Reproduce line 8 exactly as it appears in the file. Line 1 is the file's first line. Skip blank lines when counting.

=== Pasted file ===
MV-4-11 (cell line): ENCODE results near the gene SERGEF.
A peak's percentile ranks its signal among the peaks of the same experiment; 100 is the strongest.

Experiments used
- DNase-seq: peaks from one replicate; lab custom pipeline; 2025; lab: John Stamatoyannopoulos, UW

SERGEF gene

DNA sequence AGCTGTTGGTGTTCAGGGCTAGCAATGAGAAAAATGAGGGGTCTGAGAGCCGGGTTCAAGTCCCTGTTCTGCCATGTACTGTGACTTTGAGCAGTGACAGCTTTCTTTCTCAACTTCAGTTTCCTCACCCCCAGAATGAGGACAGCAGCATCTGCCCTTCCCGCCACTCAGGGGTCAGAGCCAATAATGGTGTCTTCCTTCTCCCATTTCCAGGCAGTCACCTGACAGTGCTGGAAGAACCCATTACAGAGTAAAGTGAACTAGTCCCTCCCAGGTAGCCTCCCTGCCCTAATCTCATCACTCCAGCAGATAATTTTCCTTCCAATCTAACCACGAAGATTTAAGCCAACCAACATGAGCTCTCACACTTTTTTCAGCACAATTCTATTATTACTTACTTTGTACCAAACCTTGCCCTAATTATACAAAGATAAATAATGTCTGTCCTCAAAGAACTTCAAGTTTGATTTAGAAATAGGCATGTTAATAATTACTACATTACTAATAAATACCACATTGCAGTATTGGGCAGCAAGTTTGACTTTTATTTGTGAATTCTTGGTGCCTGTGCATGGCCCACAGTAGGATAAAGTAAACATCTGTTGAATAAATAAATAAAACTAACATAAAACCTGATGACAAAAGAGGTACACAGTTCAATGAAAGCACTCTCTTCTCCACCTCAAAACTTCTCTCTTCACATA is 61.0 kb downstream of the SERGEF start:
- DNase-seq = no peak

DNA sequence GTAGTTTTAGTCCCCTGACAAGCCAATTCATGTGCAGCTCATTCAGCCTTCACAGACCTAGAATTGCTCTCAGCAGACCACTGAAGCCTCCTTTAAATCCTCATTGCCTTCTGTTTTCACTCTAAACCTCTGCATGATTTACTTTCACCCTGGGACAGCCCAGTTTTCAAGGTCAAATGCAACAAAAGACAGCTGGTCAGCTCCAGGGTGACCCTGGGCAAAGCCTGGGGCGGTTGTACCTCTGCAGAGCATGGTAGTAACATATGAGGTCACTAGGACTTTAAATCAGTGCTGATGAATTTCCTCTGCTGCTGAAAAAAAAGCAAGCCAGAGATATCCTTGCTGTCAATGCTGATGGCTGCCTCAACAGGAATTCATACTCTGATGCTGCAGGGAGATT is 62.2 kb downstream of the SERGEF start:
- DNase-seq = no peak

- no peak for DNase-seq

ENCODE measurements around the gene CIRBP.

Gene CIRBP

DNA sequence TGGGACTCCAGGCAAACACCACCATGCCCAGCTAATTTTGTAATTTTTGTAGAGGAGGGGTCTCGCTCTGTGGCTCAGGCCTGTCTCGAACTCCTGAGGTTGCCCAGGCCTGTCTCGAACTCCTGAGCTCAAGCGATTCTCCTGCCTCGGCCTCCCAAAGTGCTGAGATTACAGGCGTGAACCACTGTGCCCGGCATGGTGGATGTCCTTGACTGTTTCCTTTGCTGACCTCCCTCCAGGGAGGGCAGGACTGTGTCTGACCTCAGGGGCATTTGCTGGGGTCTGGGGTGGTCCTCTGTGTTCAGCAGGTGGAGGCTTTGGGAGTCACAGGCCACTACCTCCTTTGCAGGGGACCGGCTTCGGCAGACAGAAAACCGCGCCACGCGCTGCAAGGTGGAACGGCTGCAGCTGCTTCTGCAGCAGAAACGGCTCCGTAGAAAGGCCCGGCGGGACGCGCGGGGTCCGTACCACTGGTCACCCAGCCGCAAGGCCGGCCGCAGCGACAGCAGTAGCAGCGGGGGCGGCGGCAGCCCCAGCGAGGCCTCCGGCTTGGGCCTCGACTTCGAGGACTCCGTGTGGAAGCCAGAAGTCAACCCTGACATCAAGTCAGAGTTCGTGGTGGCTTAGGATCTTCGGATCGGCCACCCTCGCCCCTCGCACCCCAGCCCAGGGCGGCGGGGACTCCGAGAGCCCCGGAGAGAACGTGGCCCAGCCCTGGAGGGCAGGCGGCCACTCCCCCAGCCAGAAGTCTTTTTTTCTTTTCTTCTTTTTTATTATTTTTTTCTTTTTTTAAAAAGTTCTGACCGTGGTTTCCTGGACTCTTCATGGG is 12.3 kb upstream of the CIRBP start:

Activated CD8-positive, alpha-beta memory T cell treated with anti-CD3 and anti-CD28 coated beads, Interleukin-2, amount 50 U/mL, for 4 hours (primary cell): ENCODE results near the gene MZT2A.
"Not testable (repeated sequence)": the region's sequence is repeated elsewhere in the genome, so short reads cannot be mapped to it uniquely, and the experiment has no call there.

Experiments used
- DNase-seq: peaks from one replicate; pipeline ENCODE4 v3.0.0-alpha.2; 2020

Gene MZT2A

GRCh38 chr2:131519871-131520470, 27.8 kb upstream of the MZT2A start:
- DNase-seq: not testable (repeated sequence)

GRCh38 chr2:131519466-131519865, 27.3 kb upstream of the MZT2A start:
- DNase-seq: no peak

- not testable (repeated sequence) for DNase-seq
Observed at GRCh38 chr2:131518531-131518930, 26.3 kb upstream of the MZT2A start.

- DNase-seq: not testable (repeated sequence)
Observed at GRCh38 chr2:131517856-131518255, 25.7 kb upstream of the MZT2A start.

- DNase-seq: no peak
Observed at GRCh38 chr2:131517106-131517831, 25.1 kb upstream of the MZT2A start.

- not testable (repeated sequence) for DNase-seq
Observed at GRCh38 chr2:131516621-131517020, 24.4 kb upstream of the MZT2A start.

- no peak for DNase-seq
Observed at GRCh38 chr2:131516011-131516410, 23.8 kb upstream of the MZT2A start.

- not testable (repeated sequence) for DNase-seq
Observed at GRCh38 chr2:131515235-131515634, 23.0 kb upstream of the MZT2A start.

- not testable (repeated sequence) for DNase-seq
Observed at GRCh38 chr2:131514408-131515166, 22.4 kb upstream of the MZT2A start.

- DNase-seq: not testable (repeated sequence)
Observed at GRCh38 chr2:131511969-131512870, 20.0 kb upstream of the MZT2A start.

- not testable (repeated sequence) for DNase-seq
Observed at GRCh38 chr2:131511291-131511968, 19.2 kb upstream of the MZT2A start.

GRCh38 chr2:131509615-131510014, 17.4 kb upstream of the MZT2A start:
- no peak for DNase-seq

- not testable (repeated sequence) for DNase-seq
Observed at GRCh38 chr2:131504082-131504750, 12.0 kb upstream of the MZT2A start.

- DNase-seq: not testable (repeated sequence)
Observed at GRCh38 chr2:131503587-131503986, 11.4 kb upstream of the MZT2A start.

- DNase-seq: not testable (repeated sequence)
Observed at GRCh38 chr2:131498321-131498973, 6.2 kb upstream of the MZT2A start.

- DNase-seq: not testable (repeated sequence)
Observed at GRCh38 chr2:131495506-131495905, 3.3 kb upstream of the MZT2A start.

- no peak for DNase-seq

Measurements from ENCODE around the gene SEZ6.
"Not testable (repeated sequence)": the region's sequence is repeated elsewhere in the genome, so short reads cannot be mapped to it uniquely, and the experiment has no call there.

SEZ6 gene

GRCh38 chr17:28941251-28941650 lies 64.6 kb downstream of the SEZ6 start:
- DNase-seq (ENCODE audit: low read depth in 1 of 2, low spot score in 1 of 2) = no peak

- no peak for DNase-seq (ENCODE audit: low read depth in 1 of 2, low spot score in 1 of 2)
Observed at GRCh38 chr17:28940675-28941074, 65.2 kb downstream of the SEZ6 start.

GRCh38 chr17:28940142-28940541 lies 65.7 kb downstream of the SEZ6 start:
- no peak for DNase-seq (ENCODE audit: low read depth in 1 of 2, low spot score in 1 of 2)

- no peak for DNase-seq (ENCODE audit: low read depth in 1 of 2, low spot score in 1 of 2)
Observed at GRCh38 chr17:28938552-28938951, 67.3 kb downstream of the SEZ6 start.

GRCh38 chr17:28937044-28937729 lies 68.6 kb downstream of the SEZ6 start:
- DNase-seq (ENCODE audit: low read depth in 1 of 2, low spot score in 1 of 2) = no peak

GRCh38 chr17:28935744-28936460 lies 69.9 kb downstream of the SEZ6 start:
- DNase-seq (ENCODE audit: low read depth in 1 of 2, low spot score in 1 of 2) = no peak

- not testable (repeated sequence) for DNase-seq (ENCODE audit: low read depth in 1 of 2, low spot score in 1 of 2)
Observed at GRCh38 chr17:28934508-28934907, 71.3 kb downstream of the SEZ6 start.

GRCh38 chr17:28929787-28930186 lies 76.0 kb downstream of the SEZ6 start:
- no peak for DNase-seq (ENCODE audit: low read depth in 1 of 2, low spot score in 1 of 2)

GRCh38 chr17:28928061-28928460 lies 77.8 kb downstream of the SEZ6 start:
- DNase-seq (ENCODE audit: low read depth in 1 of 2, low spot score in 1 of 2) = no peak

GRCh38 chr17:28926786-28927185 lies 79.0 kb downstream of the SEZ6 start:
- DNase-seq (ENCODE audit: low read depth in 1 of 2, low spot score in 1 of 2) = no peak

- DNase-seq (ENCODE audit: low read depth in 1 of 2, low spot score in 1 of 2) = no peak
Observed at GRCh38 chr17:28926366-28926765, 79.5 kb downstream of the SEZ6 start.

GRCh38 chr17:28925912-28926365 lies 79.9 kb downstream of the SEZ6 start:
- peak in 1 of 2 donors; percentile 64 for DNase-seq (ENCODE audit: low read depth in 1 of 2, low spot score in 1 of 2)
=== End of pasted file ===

DNA sequence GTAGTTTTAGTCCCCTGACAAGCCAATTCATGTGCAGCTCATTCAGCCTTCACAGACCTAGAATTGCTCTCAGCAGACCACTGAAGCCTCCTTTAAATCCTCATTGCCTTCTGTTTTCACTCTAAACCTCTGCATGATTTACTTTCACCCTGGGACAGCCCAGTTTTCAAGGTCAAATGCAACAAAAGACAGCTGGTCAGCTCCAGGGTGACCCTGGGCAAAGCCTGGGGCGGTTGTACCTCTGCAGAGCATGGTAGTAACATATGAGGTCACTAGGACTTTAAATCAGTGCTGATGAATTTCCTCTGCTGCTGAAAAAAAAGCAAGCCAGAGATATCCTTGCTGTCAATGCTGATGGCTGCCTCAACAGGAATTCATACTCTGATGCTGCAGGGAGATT is 62.2 kb downstream of the SERGEF start: